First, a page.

These days, it’s a given that the latest web service you sign up for is going to be using email for something. The better services make these messages interactive — when someone leaves a message on your Facebook Wall, you don’t have to head back to Facebook.com to respond; you can just reply to that email message. Unfortunately, from a development standpoint, this is a bit easier said than done.
Mailgun is a new service launching today that wants to make this kind of functionality easy to implement: it offers a ‘Mailbox API’ that lets you bake Email functionality into your application. The service is now open to the public, and the first 50 people to sign up for a paid account and use the signup code ‘TCRUNCH’ will be entered into a drawing for a new Macbook Air.
So what exactly is Mailgun for? Well, it’s certainly possible to use Mailgun to send notifications, newsletters, or whatever other content you want to distribute on a broad scale — but there are already other services that can perform these tasks. Mailgun differentiates itself with features that extend beyond just sending messages.
The most obvious usecases are for the interactive Email notifications described above. Beyond these notifications, CEO Ev Kontsevoy gave me a few examples illustrating how a developer might put Mailgun to work.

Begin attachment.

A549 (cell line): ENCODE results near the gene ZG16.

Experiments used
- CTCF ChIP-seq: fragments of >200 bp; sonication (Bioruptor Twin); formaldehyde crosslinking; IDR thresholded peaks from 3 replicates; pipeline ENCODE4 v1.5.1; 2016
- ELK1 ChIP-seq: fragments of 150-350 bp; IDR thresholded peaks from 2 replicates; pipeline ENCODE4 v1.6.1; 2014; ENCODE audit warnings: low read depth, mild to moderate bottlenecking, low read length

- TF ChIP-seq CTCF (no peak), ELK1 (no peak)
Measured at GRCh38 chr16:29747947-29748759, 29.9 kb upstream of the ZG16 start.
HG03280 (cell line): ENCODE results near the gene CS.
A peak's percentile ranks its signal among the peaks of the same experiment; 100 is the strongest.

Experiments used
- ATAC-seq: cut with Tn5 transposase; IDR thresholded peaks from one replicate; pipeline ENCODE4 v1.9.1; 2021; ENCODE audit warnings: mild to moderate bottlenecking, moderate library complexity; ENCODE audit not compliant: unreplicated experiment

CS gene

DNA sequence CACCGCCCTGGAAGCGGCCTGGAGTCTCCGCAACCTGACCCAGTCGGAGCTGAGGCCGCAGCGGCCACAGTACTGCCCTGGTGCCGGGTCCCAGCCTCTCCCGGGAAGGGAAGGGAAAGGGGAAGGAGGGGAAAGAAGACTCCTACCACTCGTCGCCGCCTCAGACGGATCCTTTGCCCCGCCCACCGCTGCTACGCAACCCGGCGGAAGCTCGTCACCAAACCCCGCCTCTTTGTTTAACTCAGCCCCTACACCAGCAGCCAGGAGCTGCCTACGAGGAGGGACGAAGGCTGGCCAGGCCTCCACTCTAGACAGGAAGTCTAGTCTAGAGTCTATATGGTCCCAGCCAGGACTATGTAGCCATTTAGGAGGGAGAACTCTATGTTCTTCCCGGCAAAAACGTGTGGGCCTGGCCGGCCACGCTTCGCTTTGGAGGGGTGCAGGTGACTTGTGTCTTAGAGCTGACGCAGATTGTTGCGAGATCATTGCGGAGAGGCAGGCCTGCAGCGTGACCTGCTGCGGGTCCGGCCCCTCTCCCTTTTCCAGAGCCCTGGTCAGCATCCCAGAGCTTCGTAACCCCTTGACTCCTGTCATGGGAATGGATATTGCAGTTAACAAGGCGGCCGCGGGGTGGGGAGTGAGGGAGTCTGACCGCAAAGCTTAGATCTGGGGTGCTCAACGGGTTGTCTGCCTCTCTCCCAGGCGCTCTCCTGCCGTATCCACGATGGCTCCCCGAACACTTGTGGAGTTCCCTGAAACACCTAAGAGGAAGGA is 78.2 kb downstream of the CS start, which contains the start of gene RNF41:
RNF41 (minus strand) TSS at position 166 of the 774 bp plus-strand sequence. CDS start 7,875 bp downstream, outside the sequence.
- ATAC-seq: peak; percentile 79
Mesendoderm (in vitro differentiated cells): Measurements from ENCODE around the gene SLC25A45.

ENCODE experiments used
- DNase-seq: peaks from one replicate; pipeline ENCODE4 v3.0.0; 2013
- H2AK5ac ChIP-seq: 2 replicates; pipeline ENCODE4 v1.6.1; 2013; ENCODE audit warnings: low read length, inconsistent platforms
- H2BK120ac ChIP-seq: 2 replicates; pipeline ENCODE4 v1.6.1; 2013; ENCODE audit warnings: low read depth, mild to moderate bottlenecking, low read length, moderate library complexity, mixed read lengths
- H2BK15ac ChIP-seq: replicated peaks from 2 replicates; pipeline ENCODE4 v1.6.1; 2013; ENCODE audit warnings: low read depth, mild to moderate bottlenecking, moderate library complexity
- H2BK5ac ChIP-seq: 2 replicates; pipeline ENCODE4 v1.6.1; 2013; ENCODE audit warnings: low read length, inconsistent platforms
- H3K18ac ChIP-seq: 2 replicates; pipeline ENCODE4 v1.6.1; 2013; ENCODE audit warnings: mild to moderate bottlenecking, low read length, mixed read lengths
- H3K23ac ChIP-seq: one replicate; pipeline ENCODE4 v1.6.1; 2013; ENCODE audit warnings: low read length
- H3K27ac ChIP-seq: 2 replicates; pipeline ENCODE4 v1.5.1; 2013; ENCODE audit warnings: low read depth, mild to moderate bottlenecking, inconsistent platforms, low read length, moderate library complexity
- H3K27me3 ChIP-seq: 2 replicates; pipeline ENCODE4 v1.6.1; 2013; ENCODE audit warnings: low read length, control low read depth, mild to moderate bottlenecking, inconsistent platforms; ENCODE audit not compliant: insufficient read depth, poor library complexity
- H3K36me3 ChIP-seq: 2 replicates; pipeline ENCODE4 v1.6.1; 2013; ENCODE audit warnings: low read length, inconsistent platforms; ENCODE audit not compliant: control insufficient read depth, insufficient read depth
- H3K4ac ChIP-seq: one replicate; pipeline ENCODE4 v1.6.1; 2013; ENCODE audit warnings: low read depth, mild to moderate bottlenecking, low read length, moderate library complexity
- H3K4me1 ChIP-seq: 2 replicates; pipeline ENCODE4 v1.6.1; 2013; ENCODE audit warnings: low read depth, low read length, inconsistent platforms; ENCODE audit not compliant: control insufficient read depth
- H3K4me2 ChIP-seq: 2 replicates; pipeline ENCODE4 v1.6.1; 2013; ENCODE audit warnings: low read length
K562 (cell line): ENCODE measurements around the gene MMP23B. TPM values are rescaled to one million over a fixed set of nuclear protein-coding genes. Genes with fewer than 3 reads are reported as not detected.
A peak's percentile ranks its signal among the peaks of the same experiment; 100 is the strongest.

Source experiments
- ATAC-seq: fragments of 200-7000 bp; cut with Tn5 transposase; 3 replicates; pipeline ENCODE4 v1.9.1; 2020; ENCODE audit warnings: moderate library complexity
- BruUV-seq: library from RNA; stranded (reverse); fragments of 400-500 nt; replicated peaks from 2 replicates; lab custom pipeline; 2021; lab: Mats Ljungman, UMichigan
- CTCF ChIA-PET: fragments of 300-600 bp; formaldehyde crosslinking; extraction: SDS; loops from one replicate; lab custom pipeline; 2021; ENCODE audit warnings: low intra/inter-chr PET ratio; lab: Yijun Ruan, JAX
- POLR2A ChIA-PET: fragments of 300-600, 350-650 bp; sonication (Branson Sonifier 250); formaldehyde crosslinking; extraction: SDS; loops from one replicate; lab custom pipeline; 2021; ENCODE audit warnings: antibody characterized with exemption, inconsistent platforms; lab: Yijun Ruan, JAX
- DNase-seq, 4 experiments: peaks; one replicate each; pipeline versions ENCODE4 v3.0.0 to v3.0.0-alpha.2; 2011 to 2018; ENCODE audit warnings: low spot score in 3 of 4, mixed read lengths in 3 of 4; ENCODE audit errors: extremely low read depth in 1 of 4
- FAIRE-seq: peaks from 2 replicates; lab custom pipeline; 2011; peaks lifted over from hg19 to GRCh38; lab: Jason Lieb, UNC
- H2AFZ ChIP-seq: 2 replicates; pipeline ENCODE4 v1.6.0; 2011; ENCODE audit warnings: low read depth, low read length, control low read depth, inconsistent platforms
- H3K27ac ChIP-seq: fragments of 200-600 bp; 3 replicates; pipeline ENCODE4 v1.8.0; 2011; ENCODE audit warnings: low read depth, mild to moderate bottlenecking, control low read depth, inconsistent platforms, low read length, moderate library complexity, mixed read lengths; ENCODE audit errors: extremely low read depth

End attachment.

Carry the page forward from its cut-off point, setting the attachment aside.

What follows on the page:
- Say a developer wants to offer a mobile game where every user can submit their moves and accompanying photos via Email. Mailgun would allow the developer to programmatically create a mailbox for each user, allowing users to send in these commands, with the added benefit of having an automatic archive of each message that’s submitted.
- A service like Stickybits, which lets you create virtual presences for real-world objects by sticking a barcode sticker on them, could set up a mailbox for each real-world object. It would then be possible for users to simply send a photo or message to this email address, in case they had a phone without a barcode scanner app.
As with other API-based services, Mailgun’s success will really come down to demand — how many developers are looking to outsource these tasks, and how many are willing to pay for it? Given how ubiquitous email is, I think Mailgun has a fighting chance, provided their service proves to be reliable (and saves developers as much time as they say it will).